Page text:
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Scots and Scots Descendant in America
Part II - Contributions by Noted American Scotsmen
Scots in American Politics by Charles P. McClelland

IT is a popular fallacy that the Scot has not figured to any appreciable extent in the political life of the United States or of the several states. This may, in a measure at least, be accounted for by the faet that one neither reads nor hears of the Scotch vote as a factor to be reckoned with at elections by political parties and candidates for political office. In the larger centers of our population it is regrettably true that preliminary to an election we hear much of the "Irish vote." the "German vote," the "Italian vote," and the "Hebrew" or "Jew vote." Indeed, it has become a common practice with those who control political conventions—especially municipal conventions—to bring about the nomination of men as candidates, not because of their standing as citizens and their known qualifications for the offices for which they are named, but rather whether as an aggregation they represent the various classes of hyphen-vote and will therefore bring to the ticket the support of the so-called foreign vote. This influence is so manifest that it is not infrequent that the inquiry is heard, Well, what about representation for the American vote There may be those who, not having given thought to the question, are of the opinion that the Scotch vote is not considered for the reason that its proportions are too insignificant to command consideration from political leaders; but if there be such they should be undeceived. What might be termed the Scotch vote is not considered as such for an altogether different reason. It is a recognized fact the world over that the expatriated Scot readily assimilates and becomes wedded to the institutions under which he lives. Sentimentally he ever remains Scotch, but if it be that his desire for new fields of opportunity has brought him to the United States his prime purpose at once is to become a good American. His sentimentality and continued love for the scenes of his youth and the "bonnie purple heather" never impair his loyalty to the land of his adoption. It would not be accurate to say that all men Scotch born who become naturalized American citizens take kindly to politics in the sense of being willing to actually participate in the discussion of public questions or of being candidates for public office, but it is nevertheless true that from the very foundation of our government—yea, even in colonial days, men of Scottish birth have had conspicuous part in the affairs of government. An undeniable truth is that wherever the Scot has figured in the affairs of government, whether in our National or State Halls of legislation, or upon the bench as jurist, he has left his imprint upon the pages of history. Types of such men were James B. Beck, who for many years represented the State of Kentucky in the United States Senate; David B. Henderson, a member of the House of Representatives from the State of Iowa, and who became Speaker of that body; and Arthur MacArthur, who was an Associate Justice of the United States Supreme Court, retiring therefrom with great honour in 1887. Another conspicuous figure is James Wilson, Secretary of Agriculture in the cabinets of Presidents McKinley, Roosevelt and Taft, retiring at the close of President Taft’s term greatly honoured, and with the distinction of having served as a cabinet officer for sixteen consecutive years, a record unparalleled in the history of our country. These four names but serve as samples to illustrate the proud position attained in the public life of the nation and the several states by the naturalized Scot. Space forbids the enumeration of a long list of others equally distinguished. The Americanized Scot is ever advised upon the public questions of the day and can always give a sound reason for the faith that is in him, and when he votes, be it always said to his credit, he votes as an American and not as a Scot.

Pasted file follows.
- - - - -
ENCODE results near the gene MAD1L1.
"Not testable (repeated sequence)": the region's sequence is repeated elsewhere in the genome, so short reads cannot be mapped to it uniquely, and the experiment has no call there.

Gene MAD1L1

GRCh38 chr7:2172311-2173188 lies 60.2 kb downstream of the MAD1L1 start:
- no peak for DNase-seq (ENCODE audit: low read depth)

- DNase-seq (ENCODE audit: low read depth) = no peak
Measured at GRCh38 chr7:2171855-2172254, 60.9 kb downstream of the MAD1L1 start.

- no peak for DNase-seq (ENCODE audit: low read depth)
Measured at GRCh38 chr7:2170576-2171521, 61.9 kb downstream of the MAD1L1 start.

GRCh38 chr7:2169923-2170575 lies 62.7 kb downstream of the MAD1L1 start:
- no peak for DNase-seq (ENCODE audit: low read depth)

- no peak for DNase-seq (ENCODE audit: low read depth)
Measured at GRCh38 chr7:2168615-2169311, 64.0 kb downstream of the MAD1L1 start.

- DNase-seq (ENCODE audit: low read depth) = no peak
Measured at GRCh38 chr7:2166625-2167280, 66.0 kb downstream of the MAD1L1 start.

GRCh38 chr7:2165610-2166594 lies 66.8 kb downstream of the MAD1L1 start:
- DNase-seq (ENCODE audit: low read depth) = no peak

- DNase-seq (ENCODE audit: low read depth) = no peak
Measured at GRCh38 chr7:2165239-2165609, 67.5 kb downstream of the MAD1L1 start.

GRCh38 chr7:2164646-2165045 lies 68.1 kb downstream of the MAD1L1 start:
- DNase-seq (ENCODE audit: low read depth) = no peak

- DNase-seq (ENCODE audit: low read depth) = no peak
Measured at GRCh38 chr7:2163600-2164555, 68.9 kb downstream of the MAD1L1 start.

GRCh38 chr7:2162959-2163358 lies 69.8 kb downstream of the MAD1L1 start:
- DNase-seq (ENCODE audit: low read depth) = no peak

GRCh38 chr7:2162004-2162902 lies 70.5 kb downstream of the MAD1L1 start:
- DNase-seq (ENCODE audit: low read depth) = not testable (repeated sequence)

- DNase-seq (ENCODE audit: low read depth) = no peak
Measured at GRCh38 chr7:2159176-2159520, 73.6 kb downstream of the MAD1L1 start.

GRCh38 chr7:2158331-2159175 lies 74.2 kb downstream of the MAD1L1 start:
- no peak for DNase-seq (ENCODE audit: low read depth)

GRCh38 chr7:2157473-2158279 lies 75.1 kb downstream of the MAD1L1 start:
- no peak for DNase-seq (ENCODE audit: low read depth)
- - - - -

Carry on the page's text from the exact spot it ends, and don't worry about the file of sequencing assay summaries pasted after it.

New York City.

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